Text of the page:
Effectiveness of Mental Health Clinical Training Programs Cannot Be Evaluated

HRD-84-37: Published: Jun 12, 1984. Publicly Released: Jun 14, 1984.

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In response to a congressional request, GAO reviewed the extent to which the National Institute of Mental Health (NIMH) has allocated clinical training funds among mental health disciplines during fiscal years 1980 through 1983 and targeted such funds to priority mental health needs.

Accurate nationwide data on the supply and distribution of various mental health providers would help NIMH focus its clinical training grants in areas with identified shortages. GAO found that inherent problems exist in developing such data because of lack of staff and funding resources and lack of universal definitions of the various mental health professions. In addition, licensing and certification requirements vary among the States which do not collect data on mental health providers. GAO noted that, during fiscal years 1980 through 1983, Congress identified 18 funding priorities for the NIMH clinical training program, which generally paralleled the recommendations of the President's Commission on Mental Health. NIMH estimated the number of grants and funding amounts that addressed the various priorities but did not develop data on the extent to which project funds were actually used for priorities. Although NIMH policies encourage participants of clinical training projects to work in underserved locations, NIMH does not routinely follow up to determine where grantees or trainees work after graduation. GAO found that, because of inadequate reporting and monitoring systems, NIMH finds it difficult to enforce the payback obligations of students receiving stipends. Finally, GAO noted that uncertainty about the continuation of the clinical training program and decreases in funding and staffing have affected NIMH evaluation efforts.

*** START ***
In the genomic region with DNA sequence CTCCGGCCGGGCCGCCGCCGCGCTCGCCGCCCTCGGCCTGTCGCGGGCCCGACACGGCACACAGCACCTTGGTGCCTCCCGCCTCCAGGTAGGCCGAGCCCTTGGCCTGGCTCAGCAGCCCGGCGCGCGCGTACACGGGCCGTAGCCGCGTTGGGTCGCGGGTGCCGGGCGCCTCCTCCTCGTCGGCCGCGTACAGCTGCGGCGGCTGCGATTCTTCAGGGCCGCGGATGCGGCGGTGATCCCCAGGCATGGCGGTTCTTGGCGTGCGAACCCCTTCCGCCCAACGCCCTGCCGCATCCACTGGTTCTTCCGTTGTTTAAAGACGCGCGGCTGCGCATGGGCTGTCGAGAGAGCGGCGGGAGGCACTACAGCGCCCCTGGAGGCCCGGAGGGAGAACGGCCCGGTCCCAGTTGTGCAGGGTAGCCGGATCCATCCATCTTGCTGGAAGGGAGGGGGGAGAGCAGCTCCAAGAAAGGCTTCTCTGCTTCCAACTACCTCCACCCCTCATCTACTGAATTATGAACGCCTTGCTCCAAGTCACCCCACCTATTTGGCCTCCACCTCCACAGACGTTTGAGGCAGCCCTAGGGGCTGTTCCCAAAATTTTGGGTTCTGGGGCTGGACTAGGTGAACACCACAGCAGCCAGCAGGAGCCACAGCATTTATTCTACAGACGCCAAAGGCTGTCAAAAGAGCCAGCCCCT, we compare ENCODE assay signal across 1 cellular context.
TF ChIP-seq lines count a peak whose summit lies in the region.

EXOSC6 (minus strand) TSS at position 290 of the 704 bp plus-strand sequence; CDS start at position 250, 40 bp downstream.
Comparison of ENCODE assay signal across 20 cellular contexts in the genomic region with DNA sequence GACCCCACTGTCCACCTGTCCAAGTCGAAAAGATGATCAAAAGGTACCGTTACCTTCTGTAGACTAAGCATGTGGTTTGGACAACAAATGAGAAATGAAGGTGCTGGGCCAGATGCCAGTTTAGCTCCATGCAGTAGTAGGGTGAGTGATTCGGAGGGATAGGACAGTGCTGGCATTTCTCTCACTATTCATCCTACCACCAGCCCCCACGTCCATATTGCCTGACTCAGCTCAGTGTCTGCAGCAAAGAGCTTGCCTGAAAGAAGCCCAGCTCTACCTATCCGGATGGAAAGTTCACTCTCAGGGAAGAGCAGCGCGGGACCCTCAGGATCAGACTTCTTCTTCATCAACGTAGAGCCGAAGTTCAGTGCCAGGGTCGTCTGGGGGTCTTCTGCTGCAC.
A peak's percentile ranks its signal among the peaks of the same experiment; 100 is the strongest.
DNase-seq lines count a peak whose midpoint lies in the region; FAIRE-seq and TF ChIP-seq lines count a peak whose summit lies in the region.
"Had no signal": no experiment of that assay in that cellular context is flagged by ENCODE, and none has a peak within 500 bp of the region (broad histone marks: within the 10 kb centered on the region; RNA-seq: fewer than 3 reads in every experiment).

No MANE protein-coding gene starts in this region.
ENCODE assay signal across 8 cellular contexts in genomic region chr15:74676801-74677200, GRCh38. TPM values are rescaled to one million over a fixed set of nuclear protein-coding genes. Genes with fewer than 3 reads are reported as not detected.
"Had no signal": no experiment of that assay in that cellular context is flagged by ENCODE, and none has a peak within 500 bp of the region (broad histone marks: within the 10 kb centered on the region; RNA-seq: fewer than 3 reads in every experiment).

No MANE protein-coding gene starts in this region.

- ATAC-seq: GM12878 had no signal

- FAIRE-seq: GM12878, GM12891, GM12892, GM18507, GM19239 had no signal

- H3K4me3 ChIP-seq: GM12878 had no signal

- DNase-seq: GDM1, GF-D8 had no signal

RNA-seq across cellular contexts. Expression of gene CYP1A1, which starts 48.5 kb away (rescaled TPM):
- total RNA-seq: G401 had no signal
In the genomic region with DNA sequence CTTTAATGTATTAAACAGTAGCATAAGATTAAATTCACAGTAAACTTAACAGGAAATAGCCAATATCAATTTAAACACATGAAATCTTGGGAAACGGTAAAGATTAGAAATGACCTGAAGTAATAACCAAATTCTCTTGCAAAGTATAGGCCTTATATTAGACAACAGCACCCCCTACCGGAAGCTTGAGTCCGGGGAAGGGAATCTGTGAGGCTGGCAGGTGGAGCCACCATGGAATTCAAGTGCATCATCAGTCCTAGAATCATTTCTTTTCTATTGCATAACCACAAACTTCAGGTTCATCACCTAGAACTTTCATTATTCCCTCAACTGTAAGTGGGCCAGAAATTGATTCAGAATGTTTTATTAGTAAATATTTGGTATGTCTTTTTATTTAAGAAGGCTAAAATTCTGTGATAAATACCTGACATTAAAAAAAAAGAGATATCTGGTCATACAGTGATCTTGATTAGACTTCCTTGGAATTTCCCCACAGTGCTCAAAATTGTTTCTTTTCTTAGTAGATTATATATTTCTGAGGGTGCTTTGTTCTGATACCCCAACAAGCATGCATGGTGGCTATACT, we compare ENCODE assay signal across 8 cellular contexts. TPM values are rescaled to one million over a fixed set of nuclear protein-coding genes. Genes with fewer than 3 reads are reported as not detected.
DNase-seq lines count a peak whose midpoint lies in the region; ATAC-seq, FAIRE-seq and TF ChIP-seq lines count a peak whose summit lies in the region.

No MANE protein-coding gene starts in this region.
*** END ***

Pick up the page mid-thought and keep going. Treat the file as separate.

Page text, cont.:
Recommendations for Executive Action

  1. Status: Closed - Not Implemented

    Comments: Due to the continued shortages of funds and staff needed to develop more precise data on program effectiveness, and the continued uncertainty of receiving funds each fiscal year, NIMH stated that it will have to continue to use estimates.

    Recommendation: The Secretary of Health and Human Services should discuss with cognizant congressional committees the acceptability of continuing to use estimates as the bases for measuring program effectiveness.

    Agency Affected: Department of Health and Human Services

  2. Status: Closed - Implemented

    Comments: Despite NIMH awareness of the need for more precise program effectiveness measurements, the continued shortages of funds and staff have made it impossible for NIMH to initiate any actions concerning this recommendation and it is unlikely that any actions will occur in the near future.

    Recommendation: The Secretary of Health and Human Services should instruct the Director, NIMH, to estimate the funds and staff needed to develop reliable data to measure program effectiveness for Congress to consider.

    Agency Affected: Department of Health and Human Services

  3. Status: Closed - Implemented

    Comments: When we confirm what actions the agency has taken in response to this recommendation, we will provide updated information.

    Recommendation: The Secretary of Health and Human Services should direct the Director, NIMH, to develop a system requiring recipients of stipends with payback obligations to report to NIMH, in a timely fashion, as to how they are satisfying that obligation and a system for monitoring this process and enforcing the payback obligation.

    Agency Affected: Department of Health and Human Services


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